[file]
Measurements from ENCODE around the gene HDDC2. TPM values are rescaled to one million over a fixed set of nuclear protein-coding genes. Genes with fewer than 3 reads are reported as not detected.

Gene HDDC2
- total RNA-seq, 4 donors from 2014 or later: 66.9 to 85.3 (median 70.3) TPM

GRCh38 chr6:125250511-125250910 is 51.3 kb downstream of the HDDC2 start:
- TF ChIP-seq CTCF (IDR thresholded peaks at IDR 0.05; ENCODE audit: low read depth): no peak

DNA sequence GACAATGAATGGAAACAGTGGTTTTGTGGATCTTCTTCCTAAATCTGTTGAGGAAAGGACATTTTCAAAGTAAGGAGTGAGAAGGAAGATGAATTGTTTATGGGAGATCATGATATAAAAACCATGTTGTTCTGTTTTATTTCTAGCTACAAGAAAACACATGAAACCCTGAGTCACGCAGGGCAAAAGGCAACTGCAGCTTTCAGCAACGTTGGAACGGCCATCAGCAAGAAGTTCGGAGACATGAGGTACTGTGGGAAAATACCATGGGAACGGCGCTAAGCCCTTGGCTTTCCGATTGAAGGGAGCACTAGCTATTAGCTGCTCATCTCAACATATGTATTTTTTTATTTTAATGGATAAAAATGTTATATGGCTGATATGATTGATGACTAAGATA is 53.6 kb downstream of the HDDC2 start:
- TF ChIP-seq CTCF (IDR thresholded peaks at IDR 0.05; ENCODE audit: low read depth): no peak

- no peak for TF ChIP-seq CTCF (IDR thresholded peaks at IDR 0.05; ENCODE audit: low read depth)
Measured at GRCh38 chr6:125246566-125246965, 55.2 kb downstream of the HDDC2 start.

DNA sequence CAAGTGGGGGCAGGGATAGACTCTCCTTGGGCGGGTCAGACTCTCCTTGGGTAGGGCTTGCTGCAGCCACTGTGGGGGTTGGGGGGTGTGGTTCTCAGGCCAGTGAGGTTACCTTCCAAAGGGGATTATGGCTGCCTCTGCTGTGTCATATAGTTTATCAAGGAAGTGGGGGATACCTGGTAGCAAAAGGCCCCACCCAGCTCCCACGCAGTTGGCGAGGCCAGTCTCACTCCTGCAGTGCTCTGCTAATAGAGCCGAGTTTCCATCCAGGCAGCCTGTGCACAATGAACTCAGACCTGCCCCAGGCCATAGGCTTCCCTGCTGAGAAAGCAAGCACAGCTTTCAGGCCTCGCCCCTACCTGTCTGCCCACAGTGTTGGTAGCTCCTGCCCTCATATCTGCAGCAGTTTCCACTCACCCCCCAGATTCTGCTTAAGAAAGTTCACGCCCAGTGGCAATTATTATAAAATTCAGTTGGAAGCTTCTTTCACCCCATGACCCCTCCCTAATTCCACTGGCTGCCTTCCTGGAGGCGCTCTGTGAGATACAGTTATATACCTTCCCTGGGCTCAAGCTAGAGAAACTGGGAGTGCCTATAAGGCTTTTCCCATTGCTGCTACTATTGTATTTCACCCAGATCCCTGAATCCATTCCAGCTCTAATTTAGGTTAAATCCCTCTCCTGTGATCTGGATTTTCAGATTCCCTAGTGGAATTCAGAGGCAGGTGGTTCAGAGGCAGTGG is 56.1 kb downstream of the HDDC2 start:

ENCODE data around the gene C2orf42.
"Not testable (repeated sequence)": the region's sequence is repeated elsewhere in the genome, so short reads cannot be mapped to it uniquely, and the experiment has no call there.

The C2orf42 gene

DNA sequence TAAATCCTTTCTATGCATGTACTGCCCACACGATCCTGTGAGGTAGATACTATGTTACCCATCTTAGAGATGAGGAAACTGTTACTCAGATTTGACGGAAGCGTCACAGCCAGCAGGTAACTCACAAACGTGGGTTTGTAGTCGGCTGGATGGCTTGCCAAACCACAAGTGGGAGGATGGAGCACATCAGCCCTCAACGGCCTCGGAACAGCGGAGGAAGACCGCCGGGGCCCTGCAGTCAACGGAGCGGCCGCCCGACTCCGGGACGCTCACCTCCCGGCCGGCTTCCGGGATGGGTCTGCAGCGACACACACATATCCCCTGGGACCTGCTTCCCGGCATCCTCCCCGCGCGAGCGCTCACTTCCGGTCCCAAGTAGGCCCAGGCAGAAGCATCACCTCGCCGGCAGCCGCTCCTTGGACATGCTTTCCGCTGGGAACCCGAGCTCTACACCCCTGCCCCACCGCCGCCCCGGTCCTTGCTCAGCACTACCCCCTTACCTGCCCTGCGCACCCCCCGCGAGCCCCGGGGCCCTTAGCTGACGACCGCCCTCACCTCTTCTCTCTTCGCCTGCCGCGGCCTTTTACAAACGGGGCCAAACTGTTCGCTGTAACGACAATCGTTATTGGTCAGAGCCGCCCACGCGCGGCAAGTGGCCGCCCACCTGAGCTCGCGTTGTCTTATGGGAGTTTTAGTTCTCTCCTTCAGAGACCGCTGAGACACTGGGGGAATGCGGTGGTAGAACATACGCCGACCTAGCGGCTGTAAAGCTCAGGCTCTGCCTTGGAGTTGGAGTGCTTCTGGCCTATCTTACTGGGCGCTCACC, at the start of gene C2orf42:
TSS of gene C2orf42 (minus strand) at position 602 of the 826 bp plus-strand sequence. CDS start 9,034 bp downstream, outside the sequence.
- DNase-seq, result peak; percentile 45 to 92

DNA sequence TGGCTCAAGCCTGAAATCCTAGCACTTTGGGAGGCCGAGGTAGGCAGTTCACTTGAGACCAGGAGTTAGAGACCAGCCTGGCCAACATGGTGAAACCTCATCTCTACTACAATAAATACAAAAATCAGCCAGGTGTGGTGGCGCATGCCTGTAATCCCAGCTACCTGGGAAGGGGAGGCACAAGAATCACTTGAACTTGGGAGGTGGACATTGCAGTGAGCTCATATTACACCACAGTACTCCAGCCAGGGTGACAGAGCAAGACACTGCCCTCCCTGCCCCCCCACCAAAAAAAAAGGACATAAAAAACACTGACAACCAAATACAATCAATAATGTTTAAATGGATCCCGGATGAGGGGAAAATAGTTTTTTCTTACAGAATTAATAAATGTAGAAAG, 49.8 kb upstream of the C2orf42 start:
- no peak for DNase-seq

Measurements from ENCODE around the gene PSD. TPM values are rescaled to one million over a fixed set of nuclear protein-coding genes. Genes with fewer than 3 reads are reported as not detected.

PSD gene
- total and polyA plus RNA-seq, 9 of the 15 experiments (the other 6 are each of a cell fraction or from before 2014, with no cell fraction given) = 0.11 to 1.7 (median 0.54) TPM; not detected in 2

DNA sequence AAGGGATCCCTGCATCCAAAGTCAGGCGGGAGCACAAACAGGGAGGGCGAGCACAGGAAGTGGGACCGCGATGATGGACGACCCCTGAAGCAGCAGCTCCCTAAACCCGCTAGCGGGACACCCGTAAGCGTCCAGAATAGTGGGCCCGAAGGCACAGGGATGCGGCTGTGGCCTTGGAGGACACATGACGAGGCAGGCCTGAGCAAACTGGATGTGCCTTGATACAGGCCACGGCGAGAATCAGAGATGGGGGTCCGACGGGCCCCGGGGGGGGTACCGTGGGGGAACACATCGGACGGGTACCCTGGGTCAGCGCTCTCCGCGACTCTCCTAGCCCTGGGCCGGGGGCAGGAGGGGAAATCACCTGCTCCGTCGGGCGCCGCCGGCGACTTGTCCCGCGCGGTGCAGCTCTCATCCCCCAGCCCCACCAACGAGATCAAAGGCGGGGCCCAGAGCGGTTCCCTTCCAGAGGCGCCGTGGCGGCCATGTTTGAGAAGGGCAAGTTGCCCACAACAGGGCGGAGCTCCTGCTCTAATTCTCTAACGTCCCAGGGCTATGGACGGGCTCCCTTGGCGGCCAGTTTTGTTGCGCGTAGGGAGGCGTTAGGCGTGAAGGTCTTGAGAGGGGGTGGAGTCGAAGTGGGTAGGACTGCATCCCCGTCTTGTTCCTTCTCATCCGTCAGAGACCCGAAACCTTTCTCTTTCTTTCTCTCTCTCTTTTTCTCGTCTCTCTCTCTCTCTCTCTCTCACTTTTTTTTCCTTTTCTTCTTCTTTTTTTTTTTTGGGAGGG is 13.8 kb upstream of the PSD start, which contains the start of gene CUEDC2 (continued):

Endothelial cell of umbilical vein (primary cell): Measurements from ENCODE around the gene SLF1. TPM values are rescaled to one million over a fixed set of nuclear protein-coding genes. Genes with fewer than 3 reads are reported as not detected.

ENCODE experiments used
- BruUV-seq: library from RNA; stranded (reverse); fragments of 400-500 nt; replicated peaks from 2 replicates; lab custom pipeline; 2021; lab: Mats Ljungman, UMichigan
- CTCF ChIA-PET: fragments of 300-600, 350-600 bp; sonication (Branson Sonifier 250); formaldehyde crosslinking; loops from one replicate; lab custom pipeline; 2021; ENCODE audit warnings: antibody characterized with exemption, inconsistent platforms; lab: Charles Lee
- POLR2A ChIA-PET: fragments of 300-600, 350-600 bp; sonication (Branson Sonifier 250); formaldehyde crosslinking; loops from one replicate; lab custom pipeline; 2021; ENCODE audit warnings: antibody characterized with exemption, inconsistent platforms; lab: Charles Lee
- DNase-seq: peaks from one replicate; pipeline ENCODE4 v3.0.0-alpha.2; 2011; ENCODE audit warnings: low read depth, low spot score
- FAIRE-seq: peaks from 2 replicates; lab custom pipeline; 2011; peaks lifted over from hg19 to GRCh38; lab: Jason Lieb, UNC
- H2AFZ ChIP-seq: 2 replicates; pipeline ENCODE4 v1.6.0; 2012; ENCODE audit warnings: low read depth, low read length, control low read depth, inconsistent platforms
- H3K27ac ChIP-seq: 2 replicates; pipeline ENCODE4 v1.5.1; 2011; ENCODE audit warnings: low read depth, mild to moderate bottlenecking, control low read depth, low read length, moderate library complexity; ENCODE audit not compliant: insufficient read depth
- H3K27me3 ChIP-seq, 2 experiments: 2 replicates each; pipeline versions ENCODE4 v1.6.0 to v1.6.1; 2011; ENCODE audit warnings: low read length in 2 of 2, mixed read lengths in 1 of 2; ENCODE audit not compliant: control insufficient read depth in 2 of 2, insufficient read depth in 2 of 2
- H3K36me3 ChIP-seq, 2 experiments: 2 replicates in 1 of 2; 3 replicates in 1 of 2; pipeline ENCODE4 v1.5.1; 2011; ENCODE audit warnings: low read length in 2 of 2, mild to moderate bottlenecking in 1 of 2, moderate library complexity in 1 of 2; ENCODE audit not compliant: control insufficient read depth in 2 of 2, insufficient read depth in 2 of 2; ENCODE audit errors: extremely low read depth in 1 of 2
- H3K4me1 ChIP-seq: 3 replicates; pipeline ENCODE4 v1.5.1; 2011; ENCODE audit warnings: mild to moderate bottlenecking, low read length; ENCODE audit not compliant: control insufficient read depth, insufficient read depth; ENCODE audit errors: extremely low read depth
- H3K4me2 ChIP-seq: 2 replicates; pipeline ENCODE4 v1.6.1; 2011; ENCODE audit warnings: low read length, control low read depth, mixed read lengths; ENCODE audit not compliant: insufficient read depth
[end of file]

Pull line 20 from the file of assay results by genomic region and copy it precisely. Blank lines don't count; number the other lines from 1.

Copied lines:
PSD gene